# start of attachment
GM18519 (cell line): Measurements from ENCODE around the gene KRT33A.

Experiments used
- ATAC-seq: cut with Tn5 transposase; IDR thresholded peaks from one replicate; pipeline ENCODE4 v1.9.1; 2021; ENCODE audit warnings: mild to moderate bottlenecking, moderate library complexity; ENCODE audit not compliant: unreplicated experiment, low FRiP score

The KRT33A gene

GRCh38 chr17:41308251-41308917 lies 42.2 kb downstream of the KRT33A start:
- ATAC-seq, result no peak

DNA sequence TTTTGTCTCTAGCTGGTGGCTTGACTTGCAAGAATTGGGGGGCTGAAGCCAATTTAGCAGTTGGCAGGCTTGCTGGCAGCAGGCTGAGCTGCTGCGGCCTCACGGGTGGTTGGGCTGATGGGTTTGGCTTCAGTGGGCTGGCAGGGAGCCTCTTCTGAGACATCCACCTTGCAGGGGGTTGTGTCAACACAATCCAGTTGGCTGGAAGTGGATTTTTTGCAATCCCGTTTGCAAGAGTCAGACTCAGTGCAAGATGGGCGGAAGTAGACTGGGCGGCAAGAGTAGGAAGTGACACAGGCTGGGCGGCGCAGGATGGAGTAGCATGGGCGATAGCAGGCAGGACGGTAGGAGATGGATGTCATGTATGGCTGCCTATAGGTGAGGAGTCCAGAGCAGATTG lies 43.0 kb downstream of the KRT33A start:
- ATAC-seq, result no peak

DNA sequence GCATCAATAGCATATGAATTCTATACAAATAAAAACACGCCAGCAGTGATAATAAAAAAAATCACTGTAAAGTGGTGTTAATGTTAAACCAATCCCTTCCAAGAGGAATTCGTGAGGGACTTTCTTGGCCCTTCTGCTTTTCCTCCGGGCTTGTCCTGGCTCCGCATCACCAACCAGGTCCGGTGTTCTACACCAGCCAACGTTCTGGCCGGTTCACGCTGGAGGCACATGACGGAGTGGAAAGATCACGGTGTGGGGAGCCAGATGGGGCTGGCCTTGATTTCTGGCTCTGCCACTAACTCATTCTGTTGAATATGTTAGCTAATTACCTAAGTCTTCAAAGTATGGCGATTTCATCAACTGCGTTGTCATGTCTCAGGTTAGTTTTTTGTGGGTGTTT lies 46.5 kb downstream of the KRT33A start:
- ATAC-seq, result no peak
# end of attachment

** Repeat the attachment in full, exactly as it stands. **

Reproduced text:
GM18519 (cell line): Measurements from ENCODE around the gene KRT33A.

Experiments used
- ATAC-seq: cut with Tn5 transposase; IDR thresholded peaks from one replicate; pipeline ENCODE4 v1.9.1; 2021; ENCODE audit warnings: mild to moderate bottlenecking, moderate library complexity; ENCODE audit not compliant: unreplicated experiment, low FRiP score

The KRT33A gene

GRCh38 chr17:41308251-41308917 lies 42.2 kb downstream of the KRT33A start:
- ATAC-seq, result no peak

DNA sequence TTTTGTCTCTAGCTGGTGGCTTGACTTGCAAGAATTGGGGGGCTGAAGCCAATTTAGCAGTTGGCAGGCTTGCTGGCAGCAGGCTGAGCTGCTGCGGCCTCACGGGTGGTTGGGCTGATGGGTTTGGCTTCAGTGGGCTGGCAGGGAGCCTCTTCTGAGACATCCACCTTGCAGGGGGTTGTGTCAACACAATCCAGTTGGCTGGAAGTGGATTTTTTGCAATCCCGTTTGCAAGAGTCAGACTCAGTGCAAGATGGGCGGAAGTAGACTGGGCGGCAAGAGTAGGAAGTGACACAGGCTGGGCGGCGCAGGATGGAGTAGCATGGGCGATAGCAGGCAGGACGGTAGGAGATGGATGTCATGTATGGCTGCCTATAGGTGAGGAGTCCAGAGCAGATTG lies 43.0 kb downstream of the KRT33A start:
- ATAC-seq, result no peak

DNA sequence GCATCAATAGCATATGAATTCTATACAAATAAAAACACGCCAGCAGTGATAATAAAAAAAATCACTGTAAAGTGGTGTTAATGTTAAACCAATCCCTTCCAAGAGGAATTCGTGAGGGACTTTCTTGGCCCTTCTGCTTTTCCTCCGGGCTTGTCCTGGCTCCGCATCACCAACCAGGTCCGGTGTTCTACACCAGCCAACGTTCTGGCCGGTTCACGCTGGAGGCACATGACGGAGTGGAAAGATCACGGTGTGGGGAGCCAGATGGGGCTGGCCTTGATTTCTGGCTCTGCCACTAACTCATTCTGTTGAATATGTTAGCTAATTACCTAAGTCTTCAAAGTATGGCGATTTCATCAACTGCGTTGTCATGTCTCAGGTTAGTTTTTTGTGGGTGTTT lies 46.5 kb downstream of the KRT33A start:
- ATAC-seq, result no peak